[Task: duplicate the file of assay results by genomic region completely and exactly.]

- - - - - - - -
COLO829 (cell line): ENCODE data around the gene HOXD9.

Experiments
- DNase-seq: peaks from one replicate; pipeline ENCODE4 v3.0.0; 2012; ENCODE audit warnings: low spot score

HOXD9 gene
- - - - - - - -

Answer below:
COLO829 (cell line): ENCODE data around the gene HOXD9.

Experiments
- DNase-seq: peaks from one replicate; pipeline ENCODE4 v3.0.0; 2012; ENCODE audit warnings: low spot score

HOXD9 gene